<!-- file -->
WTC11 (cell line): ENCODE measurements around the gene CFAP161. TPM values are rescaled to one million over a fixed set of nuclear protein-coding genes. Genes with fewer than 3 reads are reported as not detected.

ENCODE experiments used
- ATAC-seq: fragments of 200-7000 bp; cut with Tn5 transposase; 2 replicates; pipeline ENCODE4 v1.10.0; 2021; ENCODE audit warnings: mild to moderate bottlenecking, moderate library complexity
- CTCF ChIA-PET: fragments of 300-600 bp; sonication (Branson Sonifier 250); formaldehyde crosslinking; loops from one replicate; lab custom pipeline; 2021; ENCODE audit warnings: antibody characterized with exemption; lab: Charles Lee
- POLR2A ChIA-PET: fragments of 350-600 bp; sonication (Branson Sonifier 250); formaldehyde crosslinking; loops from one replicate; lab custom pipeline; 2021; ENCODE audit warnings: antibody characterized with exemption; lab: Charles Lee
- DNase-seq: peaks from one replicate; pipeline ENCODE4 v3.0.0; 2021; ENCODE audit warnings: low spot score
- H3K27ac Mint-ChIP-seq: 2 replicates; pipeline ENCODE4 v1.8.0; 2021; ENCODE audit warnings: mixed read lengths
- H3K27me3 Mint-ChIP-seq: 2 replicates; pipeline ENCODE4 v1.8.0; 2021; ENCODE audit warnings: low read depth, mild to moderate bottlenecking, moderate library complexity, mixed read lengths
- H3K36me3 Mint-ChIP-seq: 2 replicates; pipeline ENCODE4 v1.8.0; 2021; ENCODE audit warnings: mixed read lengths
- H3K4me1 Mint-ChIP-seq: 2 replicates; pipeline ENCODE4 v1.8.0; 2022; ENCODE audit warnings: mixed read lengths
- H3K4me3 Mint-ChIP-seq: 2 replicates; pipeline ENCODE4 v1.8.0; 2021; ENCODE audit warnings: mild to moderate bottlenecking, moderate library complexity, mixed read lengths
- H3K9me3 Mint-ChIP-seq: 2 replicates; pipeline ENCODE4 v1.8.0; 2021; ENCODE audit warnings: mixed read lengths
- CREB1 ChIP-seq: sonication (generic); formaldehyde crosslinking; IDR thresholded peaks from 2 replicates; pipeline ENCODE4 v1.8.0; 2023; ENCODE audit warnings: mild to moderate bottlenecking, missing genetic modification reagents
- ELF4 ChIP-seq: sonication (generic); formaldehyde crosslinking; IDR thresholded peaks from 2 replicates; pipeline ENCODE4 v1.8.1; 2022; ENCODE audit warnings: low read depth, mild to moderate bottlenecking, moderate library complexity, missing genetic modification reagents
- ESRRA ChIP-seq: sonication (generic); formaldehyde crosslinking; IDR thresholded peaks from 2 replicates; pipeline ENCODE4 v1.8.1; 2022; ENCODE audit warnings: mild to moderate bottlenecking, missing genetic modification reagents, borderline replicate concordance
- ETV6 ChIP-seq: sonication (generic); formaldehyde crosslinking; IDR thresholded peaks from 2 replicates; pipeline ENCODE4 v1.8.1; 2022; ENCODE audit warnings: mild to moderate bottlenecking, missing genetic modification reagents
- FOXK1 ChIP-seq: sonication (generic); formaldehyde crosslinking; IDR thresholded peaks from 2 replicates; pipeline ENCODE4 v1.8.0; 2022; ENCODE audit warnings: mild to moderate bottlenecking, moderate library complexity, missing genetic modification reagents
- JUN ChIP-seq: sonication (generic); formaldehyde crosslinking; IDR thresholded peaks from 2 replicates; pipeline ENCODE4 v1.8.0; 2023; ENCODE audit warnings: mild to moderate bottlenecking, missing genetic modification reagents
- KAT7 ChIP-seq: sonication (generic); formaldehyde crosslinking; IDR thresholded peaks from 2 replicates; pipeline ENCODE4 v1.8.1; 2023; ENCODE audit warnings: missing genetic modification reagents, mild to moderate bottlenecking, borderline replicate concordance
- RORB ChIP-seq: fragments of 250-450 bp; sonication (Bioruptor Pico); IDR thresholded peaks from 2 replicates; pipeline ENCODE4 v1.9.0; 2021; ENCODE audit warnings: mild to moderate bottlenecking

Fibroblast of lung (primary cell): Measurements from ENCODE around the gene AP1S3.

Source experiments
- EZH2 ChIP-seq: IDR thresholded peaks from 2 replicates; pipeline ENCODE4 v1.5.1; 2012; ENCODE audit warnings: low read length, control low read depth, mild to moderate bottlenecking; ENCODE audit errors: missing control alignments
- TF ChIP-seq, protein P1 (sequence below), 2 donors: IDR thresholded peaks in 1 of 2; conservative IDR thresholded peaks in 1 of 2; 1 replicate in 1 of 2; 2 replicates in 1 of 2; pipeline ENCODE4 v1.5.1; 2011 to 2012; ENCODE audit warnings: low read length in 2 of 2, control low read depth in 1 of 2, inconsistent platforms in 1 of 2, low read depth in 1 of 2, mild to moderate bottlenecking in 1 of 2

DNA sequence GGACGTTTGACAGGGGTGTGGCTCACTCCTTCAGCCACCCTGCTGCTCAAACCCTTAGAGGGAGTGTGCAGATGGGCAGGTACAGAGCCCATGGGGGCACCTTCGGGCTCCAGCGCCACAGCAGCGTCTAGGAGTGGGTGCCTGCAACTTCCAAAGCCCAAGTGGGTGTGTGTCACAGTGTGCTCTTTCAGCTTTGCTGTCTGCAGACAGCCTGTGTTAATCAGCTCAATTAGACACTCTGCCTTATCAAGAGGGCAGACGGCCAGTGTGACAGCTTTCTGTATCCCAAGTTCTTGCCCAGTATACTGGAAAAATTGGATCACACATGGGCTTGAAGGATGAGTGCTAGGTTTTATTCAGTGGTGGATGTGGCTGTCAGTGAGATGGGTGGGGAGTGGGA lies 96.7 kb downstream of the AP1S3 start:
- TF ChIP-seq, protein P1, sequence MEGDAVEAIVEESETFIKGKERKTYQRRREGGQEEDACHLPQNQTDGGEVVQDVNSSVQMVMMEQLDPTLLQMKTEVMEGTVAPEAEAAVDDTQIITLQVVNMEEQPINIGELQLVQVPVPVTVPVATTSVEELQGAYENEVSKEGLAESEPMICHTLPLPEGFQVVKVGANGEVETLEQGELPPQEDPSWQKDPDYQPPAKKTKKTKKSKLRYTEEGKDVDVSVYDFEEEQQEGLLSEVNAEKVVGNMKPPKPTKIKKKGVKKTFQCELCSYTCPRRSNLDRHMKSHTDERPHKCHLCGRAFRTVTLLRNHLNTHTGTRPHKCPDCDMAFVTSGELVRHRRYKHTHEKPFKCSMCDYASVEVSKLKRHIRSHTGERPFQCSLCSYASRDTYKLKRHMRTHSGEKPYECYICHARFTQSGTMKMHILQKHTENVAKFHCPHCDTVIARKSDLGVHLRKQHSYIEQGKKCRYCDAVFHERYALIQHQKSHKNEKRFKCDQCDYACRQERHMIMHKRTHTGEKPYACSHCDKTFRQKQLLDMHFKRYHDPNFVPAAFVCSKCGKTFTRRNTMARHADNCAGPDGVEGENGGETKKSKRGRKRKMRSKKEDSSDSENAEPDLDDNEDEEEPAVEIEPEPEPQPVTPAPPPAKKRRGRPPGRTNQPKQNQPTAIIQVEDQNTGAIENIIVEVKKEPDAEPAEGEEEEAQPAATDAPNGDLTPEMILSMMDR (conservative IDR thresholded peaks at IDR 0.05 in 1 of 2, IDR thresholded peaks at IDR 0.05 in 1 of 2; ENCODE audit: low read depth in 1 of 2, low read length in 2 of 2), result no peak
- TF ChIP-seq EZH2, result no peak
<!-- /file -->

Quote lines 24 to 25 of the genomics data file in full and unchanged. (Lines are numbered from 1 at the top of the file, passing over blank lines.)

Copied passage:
- TF ChIP-seq, protein P1 (sequence below), 2 donors: IDR thresholded peaks in 1 of 2; conservative IDR thresholded peaks in 1 of 2; 1 replicate in 1 of 2; 2 replicates in 1 of 2; pipeline ENCODE4 v1.5.1; 2011 to 2012; ENCODE audit warnings: low read length in 2 of 2, control low read depth in 1 of 2, inconsistent platforms in 1 of 2, low read depth in 1 of 2, mild to moderate bottlenecking in 1 of 2

DNA sequence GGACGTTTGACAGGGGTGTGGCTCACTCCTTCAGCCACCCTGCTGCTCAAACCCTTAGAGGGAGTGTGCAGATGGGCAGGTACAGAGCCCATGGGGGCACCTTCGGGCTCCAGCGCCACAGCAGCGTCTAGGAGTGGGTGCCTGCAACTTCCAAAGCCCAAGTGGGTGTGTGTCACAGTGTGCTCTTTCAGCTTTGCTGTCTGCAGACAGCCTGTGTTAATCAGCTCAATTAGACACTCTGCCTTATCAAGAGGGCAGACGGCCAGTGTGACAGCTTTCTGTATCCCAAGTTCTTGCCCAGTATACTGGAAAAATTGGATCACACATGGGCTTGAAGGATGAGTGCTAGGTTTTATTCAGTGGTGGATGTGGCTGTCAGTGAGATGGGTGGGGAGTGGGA lies 96.7 kb downstream of the AP1S3 start: